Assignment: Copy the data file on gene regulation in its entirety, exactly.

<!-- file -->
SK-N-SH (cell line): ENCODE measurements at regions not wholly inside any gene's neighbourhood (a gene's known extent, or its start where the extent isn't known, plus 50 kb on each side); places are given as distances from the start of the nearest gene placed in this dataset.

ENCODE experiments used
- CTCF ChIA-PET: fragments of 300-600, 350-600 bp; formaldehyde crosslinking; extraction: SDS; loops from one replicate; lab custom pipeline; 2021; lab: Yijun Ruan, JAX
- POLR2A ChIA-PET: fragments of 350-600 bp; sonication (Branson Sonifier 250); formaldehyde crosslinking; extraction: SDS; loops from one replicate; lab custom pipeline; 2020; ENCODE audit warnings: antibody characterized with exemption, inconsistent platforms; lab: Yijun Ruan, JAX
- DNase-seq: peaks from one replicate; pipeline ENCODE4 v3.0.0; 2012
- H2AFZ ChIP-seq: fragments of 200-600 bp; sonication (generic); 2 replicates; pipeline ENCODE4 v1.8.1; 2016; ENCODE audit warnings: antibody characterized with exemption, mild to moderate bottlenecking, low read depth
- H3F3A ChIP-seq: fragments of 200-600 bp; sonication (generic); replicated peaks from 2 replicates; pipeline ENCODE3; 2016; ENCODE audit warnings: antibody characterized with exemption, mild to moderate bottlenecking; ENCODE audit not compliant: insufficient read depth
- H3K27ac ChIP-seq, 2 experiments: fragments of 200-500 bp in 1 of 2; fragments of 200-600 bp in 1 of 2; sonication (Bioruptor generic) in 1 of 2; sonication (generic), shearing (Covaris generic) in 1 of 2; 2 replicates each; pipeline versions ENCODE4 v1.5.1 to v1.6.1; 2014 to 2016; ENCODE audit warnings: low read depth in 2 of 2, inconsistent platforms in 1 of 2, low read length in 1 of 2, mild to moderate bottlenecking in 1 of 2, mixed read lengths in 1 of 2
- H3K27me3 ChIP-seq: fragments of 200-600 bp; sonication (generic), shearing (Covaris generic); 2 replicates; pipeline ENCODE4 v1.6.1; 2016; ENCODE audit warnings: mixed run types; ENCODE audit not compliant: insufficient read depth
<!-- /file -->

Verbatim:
SK-N-SH (cell line): ENCODE measurements at regions not wholly inside any gene's neighbourhood (a gene's known extent, or its start where the extent isn't known, plus 50 kb on each side); places are given as distances from the start of the nearest gene placed in this dataset.

ENCODE experiments used
- CTCF ChIA-PET: fragments of 300-600, 350-600 bp; formaldehyde crosslinking; extraction: SDS; loops from one replicate; lab custom pipeline; 2021; lab: Yijun Ruan, JAX
- POLR2A ChIA-PET: fragments of 350-600 bp; sonication (Branson Sonifier 250); formaldehyde crosslinking; extraction: SDS; loops from one replicate; lab custom pipeline; 2020; ENCODE audit warnings: antibody characterized with exemption, inconsistent platforms; lab: Yijun Ruan, JAX
- DNase-seq: peaks from one replicate; pipeline ENCODE4 v3.0.0; 2012
- H2AFZ ChIP-seq: fragments of 200-600 bp; sonication (generic); 2 replicates; pipeline ENCODE4 v1.8.1; 2016; ENCODE audit warnings: antibody characterized with exemption, mild to moderate bottlenecking, low read depth
- H3F3A ChIP-seq: fragments of 200-600 bp; sonication (generic); replicated peaks from 2 replicates; pipeline ENCODE3; 2016; ENCODE audit warnings: antibody characterized with exemption, mild to moderate bottlenecking; ENCODE audit not compliant: insufficient read depth
- H3K27ac ChIP-seq, 2 experiments: fragments of 200-500 bp in 1 of 2; fragments of 200-600 bp in 1 of 2; sonication (Bioruptor generic) in 1 of 2; sonication (generic), shearing (Covaris generic) in 1 of 2; 2 replicates each; pipeline versions ENCODE4 v1.5.1 to v1.6.1; 2014 to 2016; ENCODE audit warnings: low read depth in 2 of 2, inconsistent platforms in 1 of 2, low read length in 1 of 2, mild to moderate bottlenecking in 1 of 2, mixed read lengths in 1 of 2
- H3K27me3 ChIP-seq: fragments of 200-600 bp; sonication (generic), shearing (Covaris generic); 2 replicates; pipeline ENCODE4 v1.6.1; 2016; ENCODE audit warnings: mixed run types; ENCODE audit not compliant: insufficient read depth